Ocupa Mauá, São Paulo, Brazil

Standing up against eviction. The successful story of the squat Ocupa Mauá in São Paulo between 2007 and 2017, against evictions, Brazil.


Affordable and dignified housing has grown in concern in São Paulo, and Brazil in general. Many people have sought to go to São Paulo to find a job, however, many fail to find jobs, and those who hev jobs do not necessarily make a high enough salary to afford decent housing themselves. It is estimated that São Paulo has a housing deficit of 830.000, an estimated 15.000 people living on the streets, more than 200.000 vacant buildings, and an nemployment rate of 14 % [2]. And, on 2nd on November2017 20.000 homeless Brazilians marched the streets of São Paulo in protest to demand affordable housing in the city [4]. Having trouble finding a place to live, many citizens see squats around the city as solutions to offer them a home, as an alternative to living on the street or in slum tenements, locally known as ‘cortiços’.

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Basic Data
NameOcupa Mauá, São Paulo, Brazil
ProvinceSão Paulo
SiteSão Paulo
Accuracy of LocationHIGH local level
Source of Conflict
Type of Conflict (1st level)Infrastructure and Built Environment
Type of Conflict (2nd level)Land acquisition conflicts
Urban development conflicts
Specific CommoditiesHousing
Project Details and Actors
Project DetailsOcupa Mauá in the centre of São Paulo used to be called the Hotel Santos Dumont. The building was abandoned after the hotel closed in the 1980s – now many families live precariously in the building

When the Santos Dumont hotel was first taken over on the 25 March 2007, there were very few organised squats in South America’s biggest city. But recession, inequality and increasing political polarisation have turned the occupation movement into one of the most dynamic forces in the country. There are now about 80 organised squats in the city centre and its environs, including high-rise communities and centres of radical art. The periphery is home to many more, such as the giant “Povos Sem Medo” (People Without Fear) cluster of 8,000 tents in the São Bernardo do Campo district.

In the surrounding blocks to the Santos Dumont hotel, 237 low-income families talk, cook, clean, watch TV, shop, practice capoeira, study literacy, sleep and go about their daily lives in Brazil’s most famous illegal squat. This is the Mauá Occupation, a trailblazer for an increasingly organised fair-housing movement that has reignited debate about whether urban development should aim at gentrification or helping the growing ranks of people forced to live on the street and in the periphery. (The Guardian, 27 nov 2017).
Type of PopulationUrban
Potential Affected Population1300
Start Date25/03/2007
End Date22/11/2017
Relevant government actors- São Paulo City Government
Environmental justice organisations and other supporters- Ocupa Mauá

- Catholic Agency For Overseas Development (CAFOD): https://cafod.org.uk/
The Conflict and the Mobilization
Intensity of Conflict (at highest level)MEDIUM (street protests, visible mobilization)
When did the mobilization beginIn REACTION to the implementation (during construction or operation)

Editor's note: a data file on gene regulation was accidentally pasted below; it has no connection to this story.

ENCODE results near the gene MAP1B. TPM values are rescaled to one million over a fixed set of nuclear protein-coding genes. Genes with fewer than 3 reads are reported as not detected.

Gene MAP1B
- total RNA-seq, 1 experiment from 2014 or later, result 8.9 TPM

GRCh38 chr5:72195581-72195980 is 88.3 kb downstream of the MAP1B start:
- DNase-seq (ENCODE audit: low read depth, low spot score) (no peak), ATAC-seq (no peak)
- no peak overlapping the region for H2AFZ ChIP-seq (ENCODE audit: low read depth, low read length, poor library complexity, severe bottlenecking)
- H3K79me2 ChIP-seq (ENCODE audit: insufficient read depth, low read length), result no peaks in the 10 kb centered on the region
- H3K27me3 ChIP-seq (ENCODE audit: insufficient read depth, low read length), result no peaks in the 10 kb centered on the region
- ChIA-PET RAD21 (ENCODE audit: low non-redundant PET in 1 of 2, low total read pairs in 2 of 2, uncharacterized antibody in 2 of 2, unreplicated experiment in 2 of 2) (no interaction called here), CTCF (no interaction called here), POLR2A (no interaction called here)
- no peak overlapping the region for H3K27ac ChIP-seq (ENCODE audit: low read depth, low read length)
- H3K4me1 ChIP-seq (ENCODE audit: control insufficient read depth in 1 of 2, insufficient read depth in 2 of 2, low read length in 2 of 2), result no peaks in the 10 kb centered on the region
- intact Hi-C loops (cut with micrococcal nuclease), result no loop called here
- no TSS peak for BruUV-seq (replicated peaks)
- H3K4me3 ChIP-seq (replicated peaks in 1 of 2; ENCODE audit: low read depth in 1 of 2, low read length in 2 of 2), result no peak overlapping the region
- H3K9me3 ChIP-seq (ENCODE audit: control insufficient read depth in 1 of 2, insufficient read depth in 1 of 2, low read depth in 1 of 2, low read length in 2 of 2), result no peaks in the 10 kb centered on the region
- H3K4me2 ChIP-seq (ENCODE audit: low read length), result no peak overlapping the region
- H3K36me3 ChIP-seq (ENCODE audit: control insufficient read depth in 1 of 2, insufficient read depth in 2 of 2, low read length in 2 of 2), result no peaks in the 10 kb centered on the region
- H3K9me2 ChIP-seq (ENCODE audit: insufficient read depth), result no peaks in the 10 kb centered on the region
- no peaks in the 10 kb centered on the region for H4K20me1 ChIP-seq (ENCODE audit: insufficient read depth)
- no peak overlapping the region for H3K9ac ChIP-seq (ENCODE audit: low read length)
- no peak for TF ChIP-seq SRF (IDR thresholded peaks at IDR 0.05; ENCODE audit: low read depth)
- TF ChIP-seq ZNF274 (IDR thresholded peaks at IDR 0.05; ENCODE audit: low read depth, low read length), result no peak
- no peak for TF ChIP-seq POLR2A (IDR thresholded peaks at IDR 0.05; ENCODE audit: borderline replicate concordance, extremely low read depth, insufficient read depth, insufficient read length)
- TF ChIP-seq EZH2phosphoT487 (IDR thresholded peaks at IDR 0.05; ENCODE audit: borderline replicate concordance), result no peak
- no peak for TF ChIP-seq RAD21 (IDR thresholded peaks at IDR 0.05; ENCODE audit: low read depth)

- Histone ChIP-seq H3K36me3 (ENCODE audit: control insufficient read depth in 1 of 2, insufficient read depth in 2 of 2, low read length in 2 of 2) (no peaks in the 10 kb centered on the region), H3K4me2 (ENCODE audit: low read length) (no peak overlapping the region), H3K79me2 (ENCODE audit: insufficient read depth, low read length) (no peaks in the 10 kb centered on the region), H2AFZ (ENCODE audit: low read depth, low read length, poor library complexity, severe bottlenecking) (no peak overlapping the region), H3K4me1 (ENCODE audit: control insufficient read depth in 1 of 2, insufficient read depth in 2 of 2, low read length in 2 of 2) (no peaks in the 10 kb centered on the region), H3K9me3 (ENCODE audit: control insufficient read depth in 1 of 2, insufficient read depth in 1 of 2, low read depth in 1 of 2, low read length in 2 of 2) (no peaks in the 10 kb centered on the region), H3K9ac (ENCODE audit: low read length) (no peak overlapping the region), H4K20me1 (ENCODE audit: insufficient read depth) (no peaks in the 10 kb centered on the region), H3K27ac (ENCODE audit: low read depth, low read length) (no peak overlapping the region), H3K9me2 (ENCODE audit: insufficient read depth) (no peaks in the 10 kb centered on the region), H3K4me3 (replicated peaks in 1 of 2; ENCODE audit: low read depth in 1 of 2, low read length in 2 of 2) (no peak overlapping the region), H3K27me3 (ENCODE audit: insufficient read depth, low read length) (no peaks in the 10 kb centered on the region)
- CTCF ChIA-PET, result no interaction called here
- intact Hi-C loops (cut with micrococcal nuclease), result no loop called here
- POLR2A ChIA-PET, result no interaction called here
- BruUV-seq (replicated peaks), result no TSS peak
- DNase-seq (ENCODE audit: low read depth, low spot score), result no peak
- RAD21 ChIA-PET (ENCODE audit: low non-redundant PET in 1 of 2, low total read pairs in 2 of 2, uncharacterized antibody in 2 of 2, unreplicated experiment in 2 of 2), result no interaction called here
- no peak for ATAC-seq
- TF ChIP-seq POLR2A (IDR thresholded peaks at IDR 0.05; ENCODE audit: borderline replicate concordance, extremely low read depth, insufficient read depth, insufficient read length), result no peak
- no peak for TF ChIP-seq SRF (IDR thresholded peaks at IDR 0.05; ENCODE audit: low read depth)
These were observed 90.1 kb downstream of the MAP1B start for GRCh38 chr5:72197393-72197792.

Groups MobilizingInternational ejos
Social movements
Ethnically/racially discriminated groups
Forms of MobilizationArtistic and creative actions (eg guerilla theatre, murals)
Development of a network/collective action
Involvement of national and international NGOs
Lawsuits, court cases, judicial activism
Official complaint letters and petitions
Street protest/marches
Occupation of buildings/public spaces
Refusal of compensation
Health ImpactsPotential: Mental problems including stress, depression and suicide, Violence related health impacts (homicides, rape, etc..) , Health problems related to alcoholism, prostitution, Deaths
Socio-economic ImpactsPotential: Increase in Corruption/Co-optation of different actors, Displacement, Increase in violence and crime, Loss of livelihood, Militarization and increased police presence, Social problems (alcoholism, prostitution, etc..), Specific impacts on women, Violations of human rights, Land dispossession, Loss of landscape/sense of place
Project StatusStopped
Pathways for conflict outcome / responseNegotiated alternative solution
Strengthening of participation
Fostering a culture of peace
Application of existing regulations
Evictions avoided
Development of AlternativesAcquisition of the building complex. Purchased by the city, and devoted to social housing for low-income families and people.
Do you consider this as a success?Yes
Why? Explain briefly.No evictions were carried out. However, gentrification processes are still highly active in the São Paulo city centre. Suspending the evictions was a victory in the short term, but these processes, as well as changing city governments, may pose a threat to the Ocupa Mauá in the long run.
Sources and Materials

[3] Paterniani, S.Z. (2018). Resisting, Claiming and Prefiguring: Movements for Dignified Housing in São Paulo. Agrarian South: Journal of Political Economy, vol. 7 (2), p. 173-187.
[click to view]


[1] Driven by poverty, squatters occupied a derelict São Paulo hotel. Now they face eviction
[click to view]

[2] 20,000 Homeless Brazilians Marched 20 KM to Demand Affordable Housing in Sao Paulo
[click to view]

[4] Resistance! São Paulo's homeless seize the city
[click to view]

[5] Inside Crackland: the open-air drug market that São Paulo just can’t kick
[click to view]

[6] Community in São Paulo faces eviction
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[7] Victory for families in Brazil as eviction is cancelled
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Media Links

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Other Documents

Source: Flavio Forner for The Guardian
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Meta Information
ContributorEnvJustice, ICTA-UAB
Last update13/10/2018